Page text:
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Training Grants Awarded for Nanobiotechnology
The National Cancer Institute (NCI), part of the National Institutes of Health, and the National Science Foundation (NSF) today announced a collaboration that will establish integrative training environments for U.S. science and engineering doctoral students to focus on interdisciplinary nanoscience and technology research with applications to cancer. Through this partnership, $12.8 million in grants are being awarded to four institutions over the next five years.
Nanotechnology, the development and engineering of devices so small that they are measured on a molecular scale, has significant potential in the prevention, diagnosis, and treatment of cancer. The application of nanotechnology to cancer requires cross-disciplinary training in biological and physical sciences, and at present there are not enough individuals with such training. The NCI’s Cancer Nanotechnology Plan and the NCI Alliance for Nanotechnology in Cancer identified the need for such a cross-trained scientific workforce as essential to 21 st century research and development.
“In recognition of the potential of nanotechnology to overcome challenges in cancer research, we have undertaken a major commitment to the field through the NCI Alliance for Nanotechnology in Cancer. The NCI-NSF collaboration and other training and education programs are a vital part of that Alliance, enabling us to build a cadre of appropriately cross-trained investigators without whom we cannot envision development of a pipeline of new diagnostics and therapeutics,” said Andrew von Eschenbach, M.D., NCI director.
"These awards represent an exciting new model for collaboration between federal agencies, that not only makes wise use of budget resources, but also opens new channels for bringing promising new technologies to bear on an important health problem that touches nearly all of us," said NSF Deputy Director Kathie L. Olsen, Ph.D.
Today’s awards were granted through NSF’s Integrative Graduate Education and Research Traineeship Program (IGERT). The IGERT program is intended to facilitate greater diversity in student participation and preparation and contribute to the development of a diverse, globally-engaged science and engineering workforce.
All of the four selected projects, each of which will support approximately 30 students, are linked to regional cancer centers and the biomedical research community:
“This is an unusual and important opportunity,” noted Larry Sklar, Ph.D., Professor, Department of Pathology, University of New Mexico Health Sciences Center, and one of several NCI-funded investigators on the faculty who will guide the New Mexico project. “This program formalizes the emerging partnership between engineering and biomedical research and provides the pathway for building relationships that will lead to new discoveries. Our project is all about building technology platforms, and those platforms can now be applied to the complex challenges of cancer biology.”
Along with other NCI training grants being awarded this month, the NCI-NSF awards address the full spectrum of training and education needs at graduate school, postdoctoral, and mid-career levels highlighted as priorities in the NCI’s Cancer Nanotechnology Plan. The award program will be jointly overseen by NSF and NCI through the Alliance for Nanotechnology in Cancer.
The $144.3 million five-year NCI Alliance for Nanotechnology in Cancer is a comprehensive, integrated initiative encompassing researchers, clinicians, and public and private organizations that have joined forces to develop and translate cancer-related nanotechnology research into clinical practice. The Alliance was launched in September 2004.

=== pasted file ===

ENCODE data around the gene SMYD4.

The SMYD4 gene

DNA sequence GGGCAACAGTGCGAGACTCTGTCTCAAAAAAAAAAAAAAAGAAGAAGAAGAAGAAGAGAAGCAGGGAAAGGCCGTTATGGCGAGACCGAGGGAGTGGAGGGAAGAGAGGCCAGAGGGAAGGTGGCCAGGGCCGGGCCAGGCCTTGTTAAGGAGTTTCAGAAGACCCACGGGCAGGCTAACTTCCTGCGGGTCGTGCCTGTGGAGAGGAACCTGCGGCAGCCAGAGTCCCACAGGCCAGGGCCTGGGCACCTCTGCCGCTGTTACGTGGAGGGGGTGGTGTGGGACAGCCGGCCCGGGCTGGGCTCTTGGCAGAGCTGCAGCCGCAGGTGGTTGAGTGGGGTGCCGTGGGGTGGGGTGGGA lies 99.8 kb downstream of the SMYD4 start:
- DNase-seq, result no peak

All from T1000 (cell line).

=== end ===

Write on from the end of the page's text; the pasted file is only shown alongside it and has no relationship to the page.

“The IGERT program is a shining example of the integration of education and research at NSF,” said Deba Dutta, Ph.D., IGERT program director who worked with NCI to establish this collaboration. “This will provide our science and engineering doctoral students unique opportunities to participate in nanotechnology innovations that affect the nation's health. We are excited about this collaboration and are looking forward to working together with NCI on this important endeavor.”
“We believe that by providing a critical mass of individuals who are prepared to work in a multi-disciplinary environment, these grants will accelerate the application of nanotechnology to specific cancer needs, such as the development of research tools to identify new biological targets, agents to monitor and predict molecular changes, imaging agents and diagnostics to detect cancer, novel targeting devices to deliver therapeutic agents, and systems to provide real-time assessments of therapeutic and surgical efficacy,” noted Leland Hartwell, Ph.D., President and Director, Fred Hutchinson Cancer Research Center.
The IGERT program, initiated in 1997 and now comprising approximately 150 projects nationwide, has been developed to meet the challenges of educating Ph.D. scientists, engineers, and educators in the U.S. with the interdisciplinary backgrounds, deep knowledge in chosen disciplines, and technical, professional, and personal skills to become, in their own careers, the leaders and creative agents for change. The program is intended to catalyze a cultural change in graduate education, for students, faculty, and institutions, by establishing innovative new models for graduate education and training for collaborative research that transcends traditional disciplinary boundaries. Projects funded through the IGERT program seek to increase the participation of underrepresented groups, including women and minorities, in doctorate programs in the engineering, science and mathematics fields, thereby tapping into a bountiful resource opportunity to advance cancer research.
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